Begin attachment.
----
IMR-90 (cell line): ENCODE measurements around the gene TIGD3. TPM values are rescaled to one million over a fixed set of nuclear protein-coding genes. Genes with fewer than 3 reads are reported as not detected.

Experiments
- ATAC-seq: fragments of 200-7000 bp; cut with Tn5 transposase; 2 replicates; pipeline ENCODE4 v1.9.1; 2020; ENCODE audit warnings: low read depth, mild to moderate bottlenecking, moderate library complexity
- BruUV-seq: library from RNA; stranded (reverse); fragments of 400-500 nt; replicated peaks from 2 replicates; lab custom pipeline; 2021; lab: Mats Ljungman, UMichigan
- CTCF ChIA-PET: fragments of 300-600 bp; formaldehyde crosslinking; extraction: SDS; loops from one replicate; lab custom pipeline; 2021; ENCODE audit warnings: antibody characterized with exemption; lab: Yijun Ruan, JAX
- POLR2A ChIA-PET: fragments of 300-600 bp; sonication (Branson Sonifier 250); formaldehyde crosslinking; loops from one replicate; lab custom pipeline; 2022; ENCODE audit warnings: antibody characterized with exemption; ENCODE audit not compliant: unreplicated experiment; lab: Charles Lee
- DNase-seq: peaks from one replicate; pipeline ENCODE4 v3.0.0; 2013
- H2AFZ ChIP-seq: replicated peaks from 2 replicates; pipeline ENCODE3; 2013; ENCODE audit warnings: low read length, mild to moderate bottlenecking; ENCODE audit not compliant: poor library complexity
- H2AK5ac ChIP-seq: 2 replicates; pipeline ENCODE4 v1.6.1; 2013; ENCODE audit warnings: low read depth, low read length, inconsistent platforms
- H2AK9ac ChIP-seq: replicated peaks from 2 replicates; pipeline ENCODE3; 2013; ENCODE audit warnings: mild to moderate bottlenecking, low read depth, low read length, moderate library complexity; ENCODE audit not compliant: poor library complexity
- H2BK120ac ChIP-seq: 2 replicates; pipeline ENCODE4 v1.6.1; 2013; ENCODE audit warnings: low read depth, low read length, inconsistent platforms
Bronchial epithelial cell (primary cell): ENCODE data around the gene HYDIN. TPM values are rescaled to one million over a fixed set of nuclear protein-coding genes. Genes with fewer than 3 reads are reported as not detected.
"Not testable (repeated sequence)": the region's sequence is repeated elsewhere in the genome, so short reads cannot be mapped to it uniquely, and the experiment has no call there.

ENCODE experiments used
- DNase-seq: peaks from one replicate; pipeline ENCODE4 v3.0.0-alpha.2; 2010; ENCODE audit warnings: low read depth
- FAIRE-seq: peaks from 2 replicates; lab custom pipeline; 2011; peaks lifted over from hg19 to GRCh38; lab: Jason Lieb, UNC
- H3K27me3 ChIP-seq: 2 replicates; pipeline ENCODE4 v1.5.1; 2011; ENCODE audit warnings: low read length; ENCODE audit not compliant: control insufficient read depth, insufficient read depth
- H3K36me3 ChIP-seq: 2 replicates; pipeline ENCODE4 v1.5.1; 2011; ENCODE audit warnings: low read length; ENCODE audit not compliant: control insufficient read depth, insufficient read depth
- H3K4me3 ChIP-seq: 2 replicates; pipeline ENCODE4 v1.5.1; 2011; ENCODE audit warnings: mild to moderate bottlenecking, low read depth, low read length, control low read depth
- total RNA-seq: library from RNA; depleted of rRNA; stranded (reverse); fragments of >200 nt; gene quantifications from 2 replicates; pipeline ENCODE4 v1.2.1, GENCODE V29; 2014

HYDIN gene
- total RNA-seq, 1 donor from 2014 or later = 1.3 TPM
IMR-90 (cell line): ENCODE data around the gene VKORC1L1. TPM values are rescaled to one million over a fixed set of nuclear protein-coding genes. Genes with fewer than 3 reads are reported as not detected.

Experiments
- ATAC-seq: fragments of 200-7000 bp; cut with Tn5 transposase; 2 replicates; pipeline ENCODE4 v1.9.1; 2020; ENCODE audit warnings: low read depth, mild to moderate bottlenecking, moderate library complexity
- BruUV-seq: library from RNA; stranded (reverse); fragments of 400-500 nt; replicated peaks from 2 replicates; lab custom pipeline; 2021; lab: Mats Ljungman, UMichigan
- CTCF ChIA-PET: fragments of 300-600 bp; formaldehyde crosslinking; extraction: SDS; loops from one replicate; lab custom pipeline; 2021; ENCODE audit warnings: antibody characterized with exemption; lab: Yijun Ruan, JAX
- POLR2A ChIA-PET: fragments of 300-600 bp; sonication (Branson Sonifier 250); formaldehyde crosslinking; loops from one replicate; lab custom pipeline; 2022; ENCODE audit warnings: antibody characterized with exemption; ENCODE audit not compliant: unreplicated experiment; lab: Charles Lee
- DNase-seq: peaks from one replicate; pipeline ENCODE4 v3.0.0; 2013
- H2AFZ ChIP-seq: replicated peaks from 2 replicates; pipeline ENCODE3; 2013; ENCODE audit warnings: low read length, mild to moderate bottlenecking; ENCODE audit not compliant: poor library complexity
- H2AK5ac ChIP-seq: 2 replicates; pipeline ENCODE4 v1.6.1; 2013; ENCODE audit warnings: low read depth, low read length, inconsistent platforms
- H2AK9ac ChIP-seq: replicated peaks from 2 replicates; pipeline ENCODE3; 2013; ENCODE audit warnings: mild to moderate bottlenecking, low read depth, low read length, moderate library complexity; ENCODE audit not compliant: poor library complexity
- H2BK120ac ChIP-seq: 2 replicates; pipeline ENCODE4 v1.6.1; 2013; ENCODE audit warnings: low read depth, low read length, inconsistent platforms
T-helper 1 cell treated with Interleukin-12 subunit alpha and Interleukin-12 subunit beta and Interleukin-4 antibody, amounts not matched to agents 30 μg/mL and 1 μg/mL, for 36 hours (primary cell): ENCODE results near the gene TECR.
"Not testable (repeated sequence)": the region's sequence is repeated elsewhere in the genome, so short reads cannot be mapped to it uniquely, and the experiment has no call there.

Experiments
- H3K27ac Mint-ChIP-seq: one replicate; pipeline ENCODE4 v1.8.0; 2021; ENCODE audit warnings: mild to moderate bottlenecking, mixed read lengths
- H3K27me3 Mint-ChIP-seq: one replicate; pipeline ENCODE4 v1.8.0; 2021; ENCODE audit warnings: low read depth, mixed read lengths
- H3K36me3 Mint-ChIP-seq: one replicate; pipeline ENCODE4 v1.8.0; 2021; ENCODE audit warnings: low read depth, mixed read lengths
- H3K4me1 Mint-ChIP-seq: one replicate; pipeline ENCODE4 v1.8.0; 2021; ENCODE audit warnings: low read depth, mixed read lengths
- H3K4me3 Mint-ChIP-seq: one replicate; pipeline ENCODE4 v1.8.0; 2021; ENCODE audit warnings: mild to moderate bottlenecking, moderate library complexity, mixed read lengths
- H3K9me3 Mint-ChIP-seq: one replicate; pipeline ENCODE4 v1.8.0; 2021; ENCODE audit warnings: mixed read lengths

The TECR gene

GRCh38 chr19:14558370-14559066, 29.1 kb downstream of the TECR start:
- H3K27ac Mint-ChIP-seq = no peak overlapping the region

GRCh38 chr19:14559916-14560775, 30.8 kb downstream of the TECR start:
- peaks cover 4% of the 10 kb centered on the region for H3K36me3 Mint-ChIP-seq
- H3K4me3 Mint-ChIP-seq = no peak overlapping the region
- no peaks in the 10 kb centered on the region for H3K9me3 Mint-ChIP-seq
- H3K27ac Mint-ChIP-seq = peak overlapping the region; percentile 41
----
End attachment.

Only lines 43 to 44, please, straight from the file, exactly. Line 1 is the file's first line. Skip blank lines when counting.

The TECR gene

GRCh38 chr19:14558370-14559066, 29.1 kb downstream of the TECR start: